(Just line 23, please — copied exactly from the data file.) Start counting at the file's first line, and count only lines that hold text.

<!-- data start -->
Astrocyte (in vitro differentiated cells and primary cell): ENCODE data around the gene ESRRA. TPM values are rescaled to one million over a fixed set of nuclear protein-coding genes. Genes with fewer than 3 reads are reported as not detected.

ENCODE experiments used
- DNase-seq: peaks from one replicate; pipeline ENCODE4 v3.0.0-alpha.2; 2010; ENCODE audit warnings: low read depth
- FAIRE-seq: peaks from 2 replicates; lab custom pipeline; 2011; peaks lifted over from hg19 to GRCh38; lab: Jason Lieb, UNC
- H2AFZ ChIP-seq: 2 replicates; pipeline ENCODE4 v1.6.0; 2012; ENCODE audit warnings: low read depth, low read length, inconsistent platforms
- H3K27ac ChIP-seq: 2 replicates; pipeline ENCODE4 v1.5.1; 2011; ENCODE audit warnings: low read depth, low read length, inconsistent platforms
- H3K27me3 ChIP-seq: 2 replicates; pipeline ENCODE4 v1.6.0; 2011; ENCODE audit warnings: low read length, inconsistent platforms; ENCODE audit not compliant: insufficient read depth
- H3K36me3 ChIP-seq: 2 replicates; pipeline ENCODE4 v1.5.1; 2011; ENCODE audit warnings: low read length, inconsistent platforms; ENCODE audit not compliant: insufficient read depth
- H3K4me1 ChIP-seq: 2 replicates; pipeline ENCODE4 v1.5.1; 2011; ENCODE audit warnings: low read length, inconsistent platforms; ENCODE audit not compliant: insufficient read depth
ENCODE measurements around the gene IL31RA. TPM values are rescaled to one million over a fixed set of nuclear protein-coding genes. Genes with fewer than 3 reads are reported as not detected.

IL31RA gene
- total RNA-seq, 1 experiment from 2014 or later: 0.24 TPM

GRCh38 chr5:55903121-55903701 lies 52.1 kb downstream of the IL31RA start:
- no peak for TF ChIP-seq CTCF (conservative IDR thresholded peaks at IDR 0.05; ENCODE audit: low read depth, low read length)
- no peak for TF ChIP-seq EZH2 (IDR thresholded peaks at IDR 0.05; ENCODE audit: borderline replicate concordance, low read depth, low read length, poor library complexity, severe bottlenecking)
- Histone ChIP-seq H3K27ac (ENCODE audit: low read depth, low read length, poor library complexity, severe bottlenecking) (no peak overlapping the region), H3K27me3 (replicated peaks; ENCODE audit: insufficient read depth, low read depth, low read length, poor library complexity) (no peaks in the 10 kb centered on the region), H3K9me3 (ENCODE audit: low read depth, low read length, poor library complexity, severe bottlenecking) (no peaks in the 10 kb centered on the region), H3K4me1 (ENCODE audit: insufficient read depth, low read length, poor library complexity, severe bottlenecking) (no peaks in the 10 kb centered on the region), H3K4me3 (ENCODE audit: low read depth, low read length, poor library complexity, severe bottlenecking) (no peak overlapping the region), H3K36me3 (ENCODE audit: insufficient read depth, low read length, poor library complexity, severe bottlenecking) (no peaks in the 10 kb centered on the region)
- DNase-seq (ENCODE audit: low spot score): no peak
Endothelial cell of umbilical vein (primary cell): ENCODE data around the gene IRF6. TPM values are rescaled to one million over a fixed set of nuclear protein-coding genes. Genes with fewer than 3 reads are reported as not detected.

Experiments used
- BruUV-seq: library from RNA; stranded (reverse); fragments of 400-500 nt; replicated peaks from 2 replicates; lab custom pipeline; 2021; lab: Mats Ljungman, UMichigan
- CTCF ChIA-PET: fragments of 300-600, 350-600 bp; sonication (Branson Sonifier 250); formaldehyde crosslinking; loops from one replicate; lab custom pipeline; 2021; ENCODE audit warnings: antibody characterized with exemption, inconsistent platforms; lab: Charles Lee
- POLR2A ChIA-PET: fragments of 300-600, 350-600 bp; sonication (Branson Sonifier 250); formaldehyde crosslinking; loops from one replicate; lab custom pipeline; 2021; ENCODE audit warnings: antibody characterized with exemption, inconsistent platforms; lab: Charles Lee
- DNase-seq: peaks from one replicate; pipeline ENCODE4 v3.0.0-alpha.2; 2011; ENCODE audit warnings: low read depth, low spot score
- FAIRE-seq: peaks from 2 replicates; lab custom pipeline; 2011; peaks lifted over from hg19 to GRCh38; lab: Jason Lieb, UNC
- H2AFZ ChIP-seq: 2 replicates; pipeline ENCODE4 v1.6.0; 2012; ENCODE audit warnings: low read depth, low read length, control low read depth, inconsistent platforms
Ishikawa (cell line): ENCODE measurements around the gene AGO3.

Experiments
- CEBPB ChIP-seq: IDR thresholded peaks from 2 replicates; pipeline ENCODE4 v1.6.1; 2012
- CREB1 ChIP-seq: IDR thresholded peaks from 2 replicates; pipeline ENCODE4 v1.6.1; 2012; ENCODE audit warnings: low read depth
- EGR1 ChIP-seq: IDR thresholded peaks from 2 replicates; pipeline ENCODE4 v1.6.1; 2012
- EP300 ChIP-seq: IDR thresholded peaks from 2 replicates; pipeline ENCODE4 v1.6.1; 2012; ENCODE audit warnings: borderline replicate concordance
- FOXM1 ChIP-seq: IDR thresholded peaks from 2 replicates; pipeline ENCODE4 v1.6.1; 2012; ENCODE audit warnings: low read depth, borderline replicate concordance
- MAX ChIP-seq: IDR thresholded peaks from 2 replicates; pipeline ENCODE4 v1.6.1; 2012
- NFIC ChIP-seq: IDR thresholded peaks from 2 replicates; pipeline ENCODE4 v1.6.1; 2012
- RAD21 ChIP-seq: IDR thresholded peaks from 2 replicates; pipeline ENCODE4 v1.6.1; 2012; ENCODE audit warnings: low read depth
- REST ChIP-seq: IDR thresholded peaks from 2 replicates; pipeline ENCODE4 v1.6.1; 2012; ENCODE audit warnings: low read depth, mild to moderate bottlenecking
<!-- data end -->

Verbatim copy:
- DNase-seq: peaks from one replicate; pipeline ENCODE4 v3.0.0-alpha.2; 2011; ENCODE audit warnings: low read depth, low spot score